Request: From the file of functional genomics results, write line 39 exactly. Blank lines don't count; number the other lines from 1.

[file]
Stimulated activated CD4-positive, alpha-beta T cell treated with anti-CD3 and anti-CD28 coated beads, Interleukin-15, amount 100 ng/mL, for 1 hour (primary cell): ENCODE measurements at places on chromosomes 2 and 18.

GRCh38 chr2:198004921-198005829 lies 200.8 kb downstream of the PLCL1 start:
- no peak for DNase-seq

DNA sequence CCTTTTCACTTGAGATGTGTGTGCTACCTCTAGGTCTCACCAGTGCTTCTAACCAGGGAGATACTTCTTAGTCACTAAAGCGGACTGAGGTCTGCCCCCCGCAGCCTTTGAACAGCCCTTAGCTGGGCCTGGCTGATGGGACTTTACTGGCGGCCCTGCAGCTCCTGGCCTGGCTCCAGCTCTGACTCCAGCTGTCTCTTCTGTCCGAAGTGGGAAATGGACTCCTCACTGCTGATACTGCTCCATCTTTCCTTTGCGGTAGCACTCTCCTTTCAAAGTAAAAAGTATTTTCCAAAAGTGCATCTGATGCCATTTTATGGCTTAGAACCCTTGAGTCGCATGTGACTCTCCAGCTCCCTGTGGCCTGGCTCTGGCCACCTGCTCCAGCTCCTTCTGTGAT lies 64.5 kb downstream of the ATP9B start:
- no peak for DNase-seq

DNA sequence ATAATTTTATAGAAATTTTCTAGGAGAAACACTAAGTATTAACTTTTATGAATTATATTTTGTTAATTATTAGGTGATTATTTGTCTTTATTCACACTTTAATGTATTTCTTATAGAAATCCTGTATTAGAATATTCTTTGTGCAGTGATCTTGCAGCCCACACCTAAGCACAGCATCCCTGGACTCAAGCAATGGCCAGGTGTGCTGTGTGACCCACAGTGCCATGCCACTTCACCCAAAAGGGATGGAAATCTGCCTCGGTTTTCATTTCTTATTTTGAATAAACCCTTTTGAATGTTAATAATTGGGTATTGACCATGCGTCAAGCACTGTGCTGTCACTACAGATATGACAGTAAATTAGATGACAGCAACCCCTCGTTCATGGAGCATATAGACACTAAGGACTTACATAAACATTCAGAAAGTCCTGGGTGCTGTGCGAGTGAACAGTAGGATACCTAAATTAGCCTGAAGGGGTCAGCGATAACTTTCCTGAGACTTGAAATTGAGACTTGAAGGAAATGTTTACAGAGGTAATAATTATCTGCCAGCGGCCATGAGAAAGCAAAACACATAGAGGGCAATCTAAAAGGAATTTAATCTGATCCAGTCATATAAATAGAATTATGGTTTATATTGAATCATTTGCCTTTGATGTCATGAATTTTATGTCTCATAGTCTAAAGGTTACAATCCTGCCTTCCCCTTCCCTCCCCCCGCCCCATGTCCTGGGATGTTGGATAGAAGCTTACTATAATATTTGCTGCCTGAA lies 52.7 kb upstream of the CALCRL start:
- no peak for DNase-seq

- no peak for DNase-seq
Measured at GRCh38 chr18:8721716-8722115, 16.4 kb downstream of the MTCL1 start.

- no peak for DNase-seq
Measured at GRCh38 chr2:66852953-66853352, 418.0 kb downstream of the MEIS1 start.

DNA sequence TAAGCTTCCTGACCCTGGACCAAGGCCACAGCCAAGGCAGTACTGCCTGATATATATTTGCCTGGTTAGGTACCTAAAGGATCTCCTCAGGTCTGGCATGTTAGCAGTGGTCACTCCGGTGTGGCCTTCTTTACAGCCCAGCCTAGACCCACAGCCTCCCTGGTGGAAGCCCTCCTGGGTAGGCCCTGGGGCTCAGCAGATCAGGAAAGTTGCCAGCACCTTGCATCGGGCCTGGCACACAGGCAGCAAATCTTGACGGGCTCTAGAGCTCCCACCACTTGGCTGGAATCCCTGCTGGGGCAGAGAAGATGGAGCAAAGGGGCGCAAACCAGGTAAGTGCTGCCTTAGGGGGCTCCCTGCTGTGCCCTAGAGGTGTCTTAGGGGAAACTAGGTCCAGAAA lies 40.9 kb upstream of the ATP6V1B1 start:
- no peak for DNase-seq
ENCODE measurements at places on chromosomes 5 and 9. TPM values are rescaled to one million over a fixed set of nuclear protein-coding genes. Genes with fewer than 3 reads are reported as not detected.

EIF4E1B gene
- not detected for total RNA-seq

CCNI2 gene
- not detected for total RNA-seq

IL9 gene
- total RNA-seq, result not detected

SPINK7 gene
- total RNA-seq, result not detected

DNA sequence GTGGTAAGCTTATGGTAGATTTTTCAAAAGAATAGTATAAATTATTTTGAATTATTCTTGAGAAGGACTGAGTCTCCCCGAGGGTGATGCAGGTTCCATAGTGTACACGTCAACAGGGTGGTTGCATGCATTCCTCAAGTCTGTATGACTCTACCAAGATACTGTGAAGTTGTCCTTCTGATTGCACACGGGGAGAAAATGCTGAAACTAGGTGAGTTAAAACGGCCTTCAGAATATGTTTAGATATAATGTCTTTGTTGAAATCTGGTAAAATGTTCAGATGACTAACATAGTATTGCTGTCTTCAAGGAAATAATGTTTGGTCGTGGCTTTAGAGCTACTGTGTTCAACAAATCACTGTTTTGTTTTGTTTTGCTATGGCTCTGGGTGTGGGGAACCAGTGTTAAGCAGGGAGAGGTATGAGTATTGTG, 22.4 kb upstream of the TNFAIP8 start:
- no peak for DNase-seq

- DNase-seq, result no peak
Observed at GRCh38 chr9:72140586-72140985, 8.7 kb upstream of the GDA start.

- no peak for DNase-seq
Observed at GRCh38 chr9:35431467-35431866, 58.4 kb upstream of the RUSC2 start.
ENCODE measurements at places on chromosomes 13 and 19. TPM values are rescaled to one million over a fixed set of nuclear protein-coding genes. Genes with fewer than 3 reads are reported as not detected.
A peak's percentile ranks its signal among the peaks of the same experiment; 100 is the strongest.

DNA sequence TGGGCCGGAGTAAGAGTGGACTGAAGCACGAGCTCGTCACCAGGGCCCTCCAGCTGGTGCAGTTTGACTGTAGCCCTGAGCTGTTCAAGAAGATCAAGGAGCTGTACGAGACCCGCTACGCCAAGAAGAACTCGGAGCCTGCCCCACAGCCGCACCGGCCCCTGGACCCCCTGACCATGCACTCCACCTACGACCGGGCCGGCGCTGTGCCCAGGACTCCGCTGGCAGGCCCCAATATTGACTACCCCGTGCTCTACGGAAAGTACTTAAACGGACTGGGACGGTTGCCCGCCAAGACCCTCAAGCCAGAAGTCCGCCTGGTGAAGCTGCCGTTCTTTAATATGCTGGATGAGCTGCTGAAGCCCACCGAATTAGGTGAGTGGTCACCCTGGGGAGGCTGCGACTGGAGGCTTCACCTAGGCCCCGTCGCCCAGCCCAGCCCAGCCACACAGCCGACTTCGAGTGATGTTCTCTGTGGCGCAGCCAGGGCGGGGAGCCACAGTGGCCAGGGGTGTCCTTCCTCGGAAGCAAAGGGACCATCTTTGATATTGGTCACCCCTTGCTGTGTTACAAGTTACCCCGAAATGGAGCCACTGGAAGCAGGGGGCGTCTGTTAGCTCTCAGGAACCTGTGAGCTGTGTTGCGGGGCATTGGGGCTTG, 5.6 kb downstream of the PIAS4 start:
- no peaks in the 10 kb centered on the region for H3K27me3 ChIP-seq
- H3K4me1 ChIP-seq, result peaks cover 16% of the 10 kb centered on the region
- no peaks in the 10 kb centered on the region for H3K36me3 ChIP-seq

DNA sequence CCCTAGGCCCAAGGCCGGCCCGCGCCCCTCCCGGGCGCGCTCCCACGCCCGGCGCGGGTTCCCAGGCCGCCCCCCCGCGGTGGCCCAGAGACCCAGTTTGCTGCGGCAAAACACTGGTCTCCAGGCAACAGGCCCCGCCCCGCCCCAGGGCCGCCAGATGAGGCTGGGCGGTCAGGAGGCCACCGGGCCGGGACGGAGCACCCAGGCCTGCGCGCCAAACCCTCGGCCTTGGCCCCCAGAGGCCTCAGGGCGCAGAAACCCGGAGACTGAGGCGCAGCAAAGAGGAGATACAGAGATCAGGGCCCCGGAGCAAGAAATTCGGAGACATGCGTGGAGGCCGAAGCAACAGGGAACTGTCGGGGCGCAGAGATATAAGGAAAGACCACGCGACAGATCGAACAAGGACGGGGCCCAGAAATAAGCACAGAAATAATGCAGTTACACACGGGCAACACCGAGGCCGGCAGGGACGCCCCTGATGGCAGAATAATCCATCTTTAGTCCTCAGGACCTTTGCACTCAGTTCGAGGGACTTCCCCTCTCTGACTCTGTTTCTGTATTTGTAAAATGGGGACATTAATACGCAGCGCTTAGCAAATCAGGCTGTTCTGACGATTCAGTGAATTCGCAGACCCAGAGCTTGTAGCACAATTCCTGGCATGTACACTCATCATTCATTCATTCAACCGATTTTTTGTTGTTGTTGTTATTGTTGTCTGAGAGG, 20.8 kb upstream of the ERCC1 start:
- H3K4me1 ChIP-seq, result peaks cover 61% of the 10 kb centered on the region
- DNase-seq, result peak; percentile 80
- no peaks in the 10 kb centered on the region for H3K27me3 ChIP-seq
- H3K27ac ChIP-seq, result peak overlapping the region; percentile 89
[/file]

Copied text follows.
- H3K27ac ChIP-seq, result peak overlapping the region; percentile 89